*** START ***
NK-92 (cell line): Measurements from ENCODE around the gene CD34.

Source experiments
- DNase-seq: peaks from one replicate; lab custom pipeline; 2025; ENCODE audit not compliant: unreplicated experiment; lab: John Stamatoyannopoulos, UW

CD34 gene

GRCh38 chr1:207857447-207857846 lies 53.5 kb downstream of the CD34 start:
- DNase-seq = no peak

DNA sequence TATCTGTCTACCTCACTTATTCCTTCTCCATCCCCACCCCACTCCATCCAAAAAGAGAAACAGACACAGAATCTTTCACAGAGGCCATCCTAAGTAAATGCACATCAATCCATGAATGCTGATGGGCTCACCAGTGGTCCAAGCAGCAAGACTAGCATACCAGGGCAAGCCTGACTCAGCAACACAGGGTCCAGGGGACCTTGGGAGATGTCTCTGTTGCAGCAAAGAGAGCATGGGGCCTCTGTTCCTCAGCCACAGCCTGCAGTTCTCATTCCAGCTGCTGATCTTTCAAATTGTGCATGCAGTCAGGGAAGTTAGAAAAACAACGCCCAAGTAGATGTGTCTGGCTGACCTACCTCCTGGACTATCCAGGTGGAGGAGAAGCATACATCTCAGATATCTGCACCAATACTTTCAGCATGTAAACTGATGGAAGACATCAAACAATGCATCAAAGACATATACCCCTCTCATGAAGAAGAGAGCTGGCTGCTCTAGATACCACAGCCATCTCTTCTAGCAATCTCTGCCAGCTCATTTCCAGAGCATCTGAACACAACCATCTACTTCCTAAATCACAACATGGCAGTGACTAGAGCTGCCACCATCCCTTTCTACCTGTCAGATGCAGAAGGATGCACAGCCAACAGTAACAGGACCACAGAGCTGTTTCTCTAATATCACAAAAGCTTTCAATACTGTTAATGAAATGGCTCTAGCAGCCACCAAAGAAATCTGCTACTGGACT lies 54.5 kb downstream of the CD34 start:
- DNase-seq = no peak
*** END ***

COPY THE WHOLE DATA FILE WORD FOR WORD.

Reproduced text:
NK-92 (cell line): Measurements from ENCODE around the gene CD34.

Source experiments
- DNase-seq: peaks from one replicate; lab custom pipeline; 2025; ENCODE audit not compliant: unreplicated experiment; lab: John Stamatoyannopoulos, UW

CD34 gene

GRCh38 chr1:207857447-207857846 lies 53.5 kb downstream of the CD34 start:
- DNase-seq = no peak

DNA sequence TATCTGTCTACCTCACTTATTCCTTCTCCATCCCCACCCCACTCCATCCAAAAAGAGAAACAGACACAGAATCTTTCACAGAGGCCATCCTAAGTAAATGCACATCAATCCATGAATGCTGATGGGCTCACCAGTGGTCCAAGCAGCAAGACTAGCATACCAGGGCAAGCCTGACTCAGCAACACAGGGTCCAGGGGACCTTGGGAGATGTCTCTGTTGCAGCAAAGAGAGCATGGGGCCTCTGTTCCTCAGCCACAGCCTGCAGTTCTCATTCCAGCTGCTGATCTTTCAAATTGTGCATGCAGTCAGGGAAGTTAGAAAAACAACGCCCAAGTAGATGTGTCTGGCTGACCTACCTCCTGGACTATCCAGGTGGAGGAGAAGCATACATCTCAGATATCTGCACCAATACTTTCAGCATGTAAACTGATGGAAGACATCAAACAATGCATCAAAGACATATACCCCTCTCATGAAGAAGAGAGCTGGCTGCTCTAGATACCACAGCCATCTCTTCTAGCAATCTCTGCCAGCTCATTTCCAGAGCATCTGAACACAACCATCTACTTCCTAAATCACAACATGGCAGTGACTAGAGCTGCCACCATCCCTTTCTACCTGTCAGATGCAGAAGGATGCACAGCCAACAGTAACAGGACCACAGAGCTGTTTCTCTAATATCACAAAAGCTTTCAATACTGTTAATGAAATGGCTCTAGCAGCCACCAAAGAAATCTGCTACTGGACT lies 54.5 kb downstream of the CD34 start:
- DNase-seq = no peak